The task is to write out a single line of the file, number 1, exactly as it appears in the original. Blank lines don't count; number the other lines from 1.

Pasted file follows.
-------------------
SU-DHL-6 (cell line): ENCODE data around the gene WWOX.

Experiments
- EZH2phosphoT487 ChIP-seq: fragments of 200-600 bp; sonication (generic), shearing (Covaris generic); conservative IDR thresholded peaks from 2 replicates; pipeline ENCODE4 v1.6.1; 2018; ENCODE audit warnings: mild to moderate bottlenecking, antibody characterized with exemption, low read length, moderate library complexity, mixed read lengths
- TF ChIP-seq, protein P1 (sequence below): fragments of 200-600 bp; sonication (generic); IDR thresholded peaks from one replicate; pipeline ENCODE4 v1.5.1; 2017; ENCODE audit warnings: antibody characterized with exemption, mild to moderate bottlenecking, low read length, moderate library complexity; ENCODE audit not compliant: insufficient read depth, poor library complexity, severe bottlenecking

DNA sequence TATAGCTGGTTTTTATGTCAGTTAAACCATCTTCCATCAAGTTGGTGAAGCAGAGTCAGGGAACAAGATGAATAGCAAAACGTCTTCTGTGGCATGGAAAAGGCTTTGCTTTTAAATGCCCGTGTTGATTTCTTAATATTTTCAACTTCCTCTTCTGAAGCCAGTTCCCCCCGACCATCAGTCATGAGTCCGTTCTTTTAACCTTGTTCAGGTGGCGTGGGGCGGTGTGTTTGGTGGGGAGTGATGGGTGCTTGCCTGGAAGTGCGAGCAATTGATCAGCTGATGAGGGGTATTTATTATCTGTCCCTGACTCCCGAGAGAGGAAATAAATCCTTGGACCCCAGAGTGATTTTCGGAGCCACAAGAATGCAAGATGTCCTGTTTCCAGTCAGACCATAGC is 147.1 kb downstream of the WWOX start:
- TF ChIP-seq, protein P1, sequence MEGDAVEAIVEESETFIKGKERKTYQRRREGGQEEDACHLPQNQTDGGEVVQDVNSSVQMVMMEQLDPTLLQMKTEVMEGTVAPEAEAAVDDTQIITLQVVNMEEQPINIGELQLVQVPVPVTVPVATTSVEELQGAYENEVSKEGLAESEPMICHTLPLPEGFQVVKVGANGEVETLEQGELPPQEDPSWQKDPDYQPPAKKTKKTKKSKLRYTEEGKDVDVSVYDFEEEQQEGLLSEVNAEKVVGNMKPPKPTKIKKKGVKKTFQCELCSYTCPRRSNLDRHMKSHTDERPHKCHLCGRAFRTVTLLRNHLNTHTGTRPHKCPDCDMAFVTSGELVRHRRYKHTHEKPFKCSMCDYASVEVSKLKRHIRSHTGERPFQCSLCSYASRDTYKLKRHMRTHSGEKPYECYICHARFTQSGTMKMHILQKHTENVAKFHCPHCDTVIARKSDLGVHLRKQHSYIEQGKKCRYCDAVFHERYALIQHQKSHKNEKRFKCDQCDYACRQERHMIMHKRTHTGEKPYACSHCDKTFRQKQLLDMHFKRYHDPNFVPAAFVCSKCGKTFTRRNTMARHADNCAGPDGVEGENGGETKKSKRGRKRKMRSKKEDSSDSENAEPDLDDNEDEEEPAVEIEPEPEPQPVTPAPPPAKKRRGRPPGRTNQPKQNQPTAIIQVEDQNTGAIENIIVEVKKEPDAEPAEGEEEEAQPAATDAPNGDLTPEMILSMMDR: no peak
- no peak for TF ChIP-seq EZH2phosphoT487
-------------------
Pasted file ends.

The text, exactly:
SU-DHL-6 (cell line): ENCODE data around the gene WWOX.